Timber-felling quota exceeded in Andamans

The environment ministry is in trouble in the Andaman and Nicobar islands, where it has violated timber extraction limits.

By Anumita Roychowdhury
Last Updated: Saturday 04 July 2015

The environment and tourism mi WHAT HAPPENS when the environment ministry violates environmental rules? The home ministry admonishes it. Or so it would seem from the predicament environment minister Kamal Nath finds himself in -- he has been asked by home minister S B Chavan to explain why his ministry issued quotas far in excess of permissible limits for timber extraction from the islands of Andaman and Nicobar.

According to rules determined by the ministry of environment and forests (MEF) and implemented by the Island Development Authority (IDA), which falls under the Union home ministry, not more than 1 lakh cubic metres (cum) of timber can be extracted annually from the islands. The rules are intended to ensure the environmentally-sustainable development of these islands. But in 1992-93, under pressure from the timber lobby, which corners about 65 per cent of the total wood extracted from the Andaman forests, sanctioned 15,000 cum of timber over the stipulated 1 lakh cum. The timber lobby had reportedly pressed for an additional quota of 25,000 cum.

The IDA was the brain child of former prime minister Rajiv Gandhi, who set it up in 1986 and entrusted it with the task of balanced of the country's island.In 1989, when Gandhi went out of power, IDA also went into a period of decline until November 1992, when Prime Minister P V Narasimha Rao resurrected it. All IDA meetings have seen the environment and development ministries at loggerheads.

In the absence of alternative revenue sources, local development authorities have resorted to plantations and timber logging, and these have taken a heavy toll of the tropical rain forests in the islands. About 12 per cent of the total land area of the Andamans has already been clear-felled. Naturalists contend this has also affected the growth of evergreen flora on the islands because these are now being forced to cope with greater sunlight.

The IDA decision to phase out timber logging from the islands was a result of its concern over the depleting forests. In 1989, it was decided "wood extraction to feed wood-based industries should be stopped altogether in the next few years", and the MEF was asked to work out a phase-out schedule.In response to this, the MEF imposed a moratorium on further expansion of wood-based industries in the area and fixed the ceiling for timber extraction. The plantation area under red oil palm was also frozen at 1509 ha.

These environmental impositions, however, faced resistance from the timber lobby. Timber companies, led by the Andaman Timber Corp (ATC), have made repeated representations to the MEF on the crippling impact of the new forest regulations on their business.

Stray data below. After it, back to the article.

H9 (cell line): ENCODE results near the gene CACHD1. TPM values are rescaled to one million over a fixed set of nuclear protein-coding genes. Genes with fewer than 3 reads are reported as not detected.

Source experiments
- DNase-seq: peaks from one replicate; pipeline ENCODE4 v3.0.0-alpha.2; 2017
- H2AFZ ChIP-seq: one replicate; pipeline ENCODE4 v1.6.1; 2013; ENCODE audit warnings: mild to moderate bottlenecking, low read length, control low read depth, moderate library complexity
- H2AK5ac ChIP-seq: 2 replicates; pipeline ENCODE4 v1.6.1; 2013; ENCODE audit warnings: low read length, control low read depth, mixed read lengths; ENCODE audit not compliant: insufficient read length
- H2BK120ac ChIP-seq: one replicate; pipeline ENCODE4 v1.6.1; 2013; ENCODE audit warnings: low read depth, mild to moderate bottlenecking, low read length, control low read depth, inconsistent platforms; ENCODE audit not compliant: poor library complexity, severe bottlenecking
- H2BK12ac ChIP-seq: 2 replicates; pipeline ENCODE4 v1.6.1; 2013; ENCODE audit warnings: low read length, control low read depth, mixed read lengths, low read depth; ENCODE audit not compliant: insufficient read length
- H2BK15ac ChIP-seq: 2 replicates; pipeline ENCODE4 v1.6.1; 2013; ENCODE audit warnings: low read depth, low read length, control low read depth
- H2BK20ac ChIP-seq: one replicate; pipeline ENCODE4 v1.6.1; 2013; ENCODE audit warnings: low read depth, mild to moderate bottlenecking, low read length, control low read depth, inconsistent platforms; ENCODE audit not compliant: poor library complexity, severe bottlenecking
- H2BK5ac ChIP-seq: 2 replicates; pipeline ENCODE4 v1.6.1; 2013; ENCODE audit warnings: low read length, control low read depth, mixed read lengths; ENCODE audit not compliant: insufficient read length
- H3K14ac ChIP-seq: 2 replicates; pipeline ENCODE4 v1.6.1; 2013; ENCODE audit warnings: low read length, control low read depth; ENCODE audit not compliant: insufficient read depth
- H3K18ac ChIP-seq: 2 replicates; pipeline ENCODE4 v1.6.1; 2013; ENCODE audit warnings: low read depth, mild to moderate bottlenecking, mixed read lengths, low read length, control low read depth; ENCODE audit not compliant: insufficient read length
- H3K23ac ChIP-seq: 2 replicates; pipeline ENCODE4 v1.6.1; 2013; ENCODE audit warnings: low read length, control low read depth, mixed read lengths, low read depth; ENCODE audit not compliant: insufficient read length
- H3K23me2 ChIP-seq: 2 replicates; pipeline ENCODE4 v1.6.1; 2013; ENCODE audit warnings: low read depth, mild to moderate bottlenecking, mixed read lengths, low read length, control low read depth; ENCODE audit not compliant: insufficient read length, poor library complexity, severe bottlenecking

Local political leaders eager to speed up development also view "environmental concern" as obstructionist. The islands' lone Parliament member, Manoranjan Bhakta, says, "To say don't touch forests is not realistic. You can't refuse basic amenities to the people in the name of forests. In the island of Kadamtala, the new settlers were not even allowed land for agriculture in the name of forest protection."

Tourism vs environment Meanwhile, auctioning of islands for promotion of tourism has become a contentious issue between the tourism and environment ministries. The tourism ministry had proposed the auctioning of three uninhabited islands in Lakshadweep to develop international tourism, but the MEF was prepared to clear only two -- Thinnakara and Cheriyam. Development of the third island -- Suheli-Valiyakara -- was vetoed because it was "most valuable for its coral reefs".

Tourism activities on the islands have come in for sharp criticism from Delhi-based environmentalist groups as well. Romi Khosla, an architect and former non-official member of IDA, is critical of the way islands were getting auctioned and hotels were being set up in contravention of IDA recommendations."The government called for international tenders to open up more hotels on the islands, but they did not specify the carrying capacity or the environmental constraints," says Khosla. When a tender was floated for a 100-room hotel at Thinnakara island in Bangaram lagoon, Khosla wrote a letter to the MEF, in which he pointed out that "the carrying capacity of the island does not permit more than five to six rooms because it does not have adequate fresh water".

IDA will find it difficult to reconcile conservation with development for, as Bhakta put it, "environmentalists might be looking at IDA as an island conservation authority, but the islands cannot be made into museum pieces."

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